Shredding To Metallica, Dancing To 'Jump' Olympic skier Daron Rahlves and two NPR listeners share the songs that remind them of winter sports.
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All winter, we've been asking for a different kind of letter. Your Winter Song stories. And we've gotten tons about winter sports, so today, we're going to strap on our boots, snap on our skis and warm up with two of our listeners' musical memories of winter. And, first, one world class athlete.

DARON RAHLVES: I'm Daron Rahlves, professional skier. My song is "Enter Sandman" by Metallica, from "The Black Album."


BLOCK: What is it about this song, Daron?

RAHLVES: I think it's, you know, the intro to it, the powerful song, the beat. It just - it gets me just feeling different inside. It's actually the one song that I play coming into Kitzbuhel, Austria. It's basically our Super Bowl of all races on the World Cup on the downhill tour. When I drive in, about five minutes away, I put this on the audio system in the car and get those juices flowing.

The intensity and it's just building up, building up and then boom.


METALLICA: (Singing) Say your prayers, little one. Don't forget, my son, to include everyone.

RAHLVES: I can sing it, but not very good, so I'm not going to try it here on the radio, but...

BLOCK: Oh, come on.

RAHLVES: But it's more that feeling and just, like, the beat and the guitars, everything.


METALLICA: (Singing) Exit light, enter night.

BLOCK: Because the lyrics are - they're creepy, right? Isn't this song about the beast under your bed?

RAHLVES: Yeah. It's all - that's kind of how it was there at Kitzbuhel, also. I mean, the night before, I go to bed just amped, but also scared, but I think that's, like, what raises the focus level. So it does kind of actually link a little more up to the lyrics of "Enter Sandman" a little bit.

BLOCK: The fear factor?

RAHLVES: The fear factor, yeah. Going to bed and you're feeling a little unsettled. You're not going to bed feeling comfortable.

BLOCK: I'm imagining, Daron, that when you're playing this in the car heading up to the mountain in Kitzbuhel back then, you had it cranked up to, you know, 11.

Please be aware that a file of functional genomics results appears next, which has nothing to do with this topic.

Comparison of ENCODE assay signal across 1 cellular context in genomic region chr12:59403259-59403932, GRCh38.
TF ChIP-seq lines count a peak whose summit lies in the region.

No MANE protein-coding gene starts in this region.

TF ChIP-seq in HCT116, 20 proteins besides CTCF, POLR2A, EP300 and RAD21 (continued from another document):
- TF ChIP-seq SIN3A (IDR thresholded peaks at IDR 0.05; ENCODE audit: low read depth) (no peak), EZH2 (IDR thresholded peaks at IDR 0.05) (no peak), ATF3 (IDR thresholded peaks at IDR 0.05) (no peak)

RAHLVES: Yeah. The louder it goes, the more you feel it, right? I mean, it has good bass in this song, too, so it just kind of hits you and just jumps into your chest a little bit and I'm getting amped right now talking about it, actually.


METALLICA: (Singing) Boo. Yeah, yeah.

BLOCK: Daron Rahlves, thanks for talking to us about it.

RAHLVES: Thanks, Melissa.


BLOCK: That's world champion skier and Metallica fan, Daron Rahlves. Well, now to our two listeners with winter songs of a gentler stripe that got them amped.

DAN DEWAR: Hi. I'm Dan Dewar and I'm from Washington, D.C.


THE BEACH BOYS: (Singing) Do you want to dance and hold my hand, tell me, baby, I'm your lover man. Oh, baby, do you want to dance?

DEWAR: It's an old Beach Boys song and the reason I love it so much is it just really evokes great memories of actually wrestling in high school and this was all during the winter in the mid-'70s in south Jersey - Cherry Hill, New Jersey.


THE BEACH BOYS: (Singing) Oh, do you - do you - do you want to dance? Oh, do you - do you - do you want to dance? Do you - do you - do you want to dance?

DEWAR: And every time before a meet, I would just play "Do You Want to Dance" and just try to keep it in my mind. And it just, you know, got the adrenaline going and, for one brief shining moment when I'm wrestling - I was a 17-year-old kid in high school - I was Dan Gable, the Olympic gold medal wrestler. And then, when you're done, you walk out and it's into that cold air and you can just see your breath and you can feel your feet crunching on the snow and always in the back of my mind, Dennis Wilson is blasting away and just getting me pumped up.


THE BEACH BOYS: (Singing) Oh, do you - do you - do you want to dance? Do you - do you - do you want to dance?

JAN HAZARD: I'm Jan Hazard and I'm from New York City and my winter song is "Jump" by the Pointer Sisters.


HAZARD: This was 1986, '87 and it was a hit song. We rented a ski house in the winter between Christmas and New Year's and then again on presidents' weekend. We went to what we affectionately call Ice Face, which is White Face Mountain in Lake Placid.

There were four families and our car was always the first to leave the rented house for the slopes in the freezing late-December morning.


THE POINTER SISTERS: (Singing) Oh, baby, I'll take you down. I'll take you down.

HAZARD: And as I slipped the tape into the tape player - and yes, it was a tape player - on came the Pointer Sisters.


THE POINTER SISTERS: (Singing) More, more, more. I said, jump for my love. Jump in, feel my touch. Jump. You want to taste my kisses in the night, then jump for my love.

HAZARD: And as soon as that started playing, you know, the eight-year-olds in the back seat were just wriggling to the beat and they sang along and they would tap their heavy, heavy snow boots as best they could and they just loved it.


HAZARD: Our kids today are 30-somethings and planning ski trips for their ski bunnies, so I think I should send them all a tape of this song to jazz them as they drive to the slopes.


THE POINTER SISTERS: (Singing) Jump. Jump in. If you want to taste my kisses in the night, then jump, jump...

BLOCK: That's listener Jan Hazard of New York City and, before her, we heard from Dan Dewar of Washington, D.C. You can find all our Winter Song stories at


THE POINTER SISTERS: (Singing) Jump in. You want to taste my kisses in the night, then jump, jump for my love. Jump.

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